Continuous strain test was applied to three specimen samples; the glenoid and the tendon were fastened to the vertical mechanical holder. The tests were performed in the Instron 4443 testing machine. Maximum force applied was 1000 N (Figure 4).

Before testing, each specimen underwent an arthroscopic examination to exclude specimens with any preexisting injury to the labrum, biceps tendon, or glenohumeral ligaments. The glenohumeral normal anatomy and its variations were carefully evaluated and the findings were written down. The results were analyzed using the least-square method of linear regression in order to obtain the constants of the material and the dimensions of specimen samples.

Results

Figures 5 to 7 depict curves obtained when a force was applied to the specimen samples type A. Figure 8 shows the curve obtained when a sudden strain was applied to the specimen samples type A.

Figure 5 displays the values obtained during the continuous traction test in MTD (applied force versus time) in specimen sample A. Force was applied 13000 ms after the MTD was linked to the Data Acquisition System. The graph shows clearly the three phases of deformation of the specimen samples A submitted to uniaxial traction: Accommodation Phase of (between 13.000-15.000 ms), Elastic Phase (between 15.000-30.000 ms) and Plastic Phase (above 30.000 ms). The force applied to the specimen samples (Force x Time) reached 200N in the Elastic Phase. In the graph depicted (Figure 6), the rising segment of the curve corresponds to the load, and the descending segment corresponds to the discharge (unload). Ruptures were not observed in the specimen samples A.

With the application of the traction force to the specimen sample A (290N/ 33.000 ms) an abrupt fall of the force intensity was observed, indicating the rupture of the specimen sample. The rupture happened at the point where the biceps tendon was fastened to the MTD machine. Arthroscopic examination did not elicit any biceps-labral complex lesions (Figure 7)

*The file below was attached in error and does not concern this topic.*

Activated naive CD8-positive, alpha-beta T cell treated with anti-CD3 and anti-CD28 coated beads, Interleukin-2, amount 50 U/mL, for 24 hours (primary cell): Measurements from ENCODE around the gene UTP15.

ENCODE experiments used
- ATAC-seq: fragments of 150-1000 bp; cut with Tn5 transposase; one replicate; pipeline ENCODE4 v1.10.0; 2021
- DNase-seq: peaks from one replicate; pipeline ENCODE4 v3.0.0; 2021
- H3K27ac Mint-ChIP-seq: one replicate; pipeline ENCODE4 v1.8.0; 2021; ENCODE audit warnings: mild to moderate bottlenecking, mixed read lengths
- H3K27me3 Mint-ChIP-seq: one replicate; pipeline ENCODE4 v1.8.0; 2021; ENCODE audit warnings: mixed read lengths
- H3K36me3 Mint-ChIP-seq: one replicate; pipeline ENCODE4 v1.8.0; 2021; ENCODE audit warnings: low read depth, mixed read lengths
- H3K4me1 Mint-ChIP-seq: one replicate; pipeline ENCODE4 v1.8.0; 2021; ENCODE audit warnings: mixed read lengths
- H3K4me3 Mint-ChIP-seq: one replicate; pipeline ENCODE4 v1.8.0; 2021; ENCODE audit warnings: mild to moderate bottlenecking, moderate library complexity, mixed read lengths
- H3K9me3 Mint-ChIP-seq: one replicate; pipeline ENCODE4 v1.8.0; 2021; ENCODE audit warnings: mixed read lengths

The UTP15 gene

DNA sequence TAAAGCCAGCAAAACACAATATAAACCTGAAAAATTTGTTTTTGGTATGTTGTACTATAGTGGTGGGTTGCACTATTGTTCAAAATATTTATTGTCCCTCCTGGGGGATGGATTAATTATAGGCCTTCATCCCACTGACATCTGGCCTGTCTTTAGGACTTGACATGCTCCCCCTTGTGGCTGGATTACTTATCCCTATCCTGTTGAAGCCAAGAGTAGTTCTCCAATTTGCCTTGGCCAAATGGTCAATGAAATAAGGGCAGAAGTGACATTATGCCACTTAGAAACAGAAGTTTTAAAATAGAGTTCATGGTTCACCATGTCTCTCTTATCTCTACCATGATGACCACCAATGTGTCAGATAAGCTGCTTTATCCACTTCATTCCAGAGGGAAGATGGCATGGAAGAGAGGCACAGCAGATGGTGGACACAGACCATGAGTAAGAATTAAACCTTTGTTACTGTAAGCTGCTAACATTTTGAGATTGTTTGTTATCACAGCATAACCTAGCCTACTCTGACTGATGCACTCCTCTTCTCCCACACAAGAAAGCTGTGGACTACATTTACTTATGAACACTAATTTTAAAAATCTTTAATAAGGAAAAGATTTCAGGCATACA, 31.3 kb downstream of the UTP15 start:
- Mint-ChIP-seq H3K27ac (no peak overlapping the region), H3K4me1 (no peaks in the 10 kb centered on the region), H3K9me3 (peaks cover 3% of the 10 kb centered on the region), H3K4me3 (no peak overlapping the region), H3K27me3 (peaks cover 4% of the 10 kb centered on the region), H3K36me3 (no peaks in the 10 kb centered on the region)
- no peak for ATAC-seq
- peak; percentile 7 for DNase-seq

During the experiments accomplished in MTD machine (sudden traction), the machine's spring was totally extended, but without applying any force to the tested specimen samples. This was possible with the aid of metallic chucks that arrested the metallic clamps attached to one of the extremities of the tendon. Sudden traction was applied to the specimen samples by abrupt removal of the chucks, leaving the metallic clamps free in synchronism with the spring movements within the MTD machine (Figure 8).

Figure 8 illustrates the force applied to the metallic chucks (384N). When a sudden traction is applied (abrupt removal of metallic chucks), the force (384N) used in the experiment is transmitted to the tendon. This effect is identified in the graph by the vertical straight line for a time of 35.000 ms. The time of transmission of the impact was 210 ms. The Force of Impact was 321N ( F1 - F2 = 384N - 63N = 321N). It is possible to calculate the value of J (Impulse) using the equation as demonstrated:

Specimen samples B assay using the static uniaxial traction machine (MTUE):

Maximum force supported by the specimen sample B was 275N and minimum force was 62N. Lesions were not observed in the compound labrum-bicipital through the ocular vision. The ruptures were observed at the point where the distal portion of the tendon was fastened close to the metallic clamps of the MTUE machine. These lesions were similar to those observed when using the MTD testing machine.

Specimen samples B assay using the Dynamic traction machine INSTRON 4443

Force tolerance limits for specimen samples type B ranged from 158,1N to 340,9N. No lesions of biceps-labral complex occurred in this assay. Ruptures occurred at the distal tendon segments close to the metal clamps, in similar manner to those observed in the MTD machine assay.

Discussion

Andrews et al.1 hypothesized that the SLAP lesion resulted from the traction imposed to the biceps tendon during repeated throw movements. The same type of lesions were reproduced in Burkhart et al.4 and Kuhn et al.6 experiments.

Vaitl et al.7 found SLAP lesions in 83% of the shoulders submitted to the tests, during the deceleration phase of the throw. Snyder et al.2 claim that the fall with the extended arm, producing a compression force with a proximal subluxation, is the major mechanism of the SLAP lesion. Calvert et al.3 experiments substantiated Vaitl et al.7 hypothesis. Maffet et al.8 claimed that the lesion could be the result of a sudden traction on the arm, as happens to occur when some lifts a heavy object. There are no literature evidences to support this hypothesis.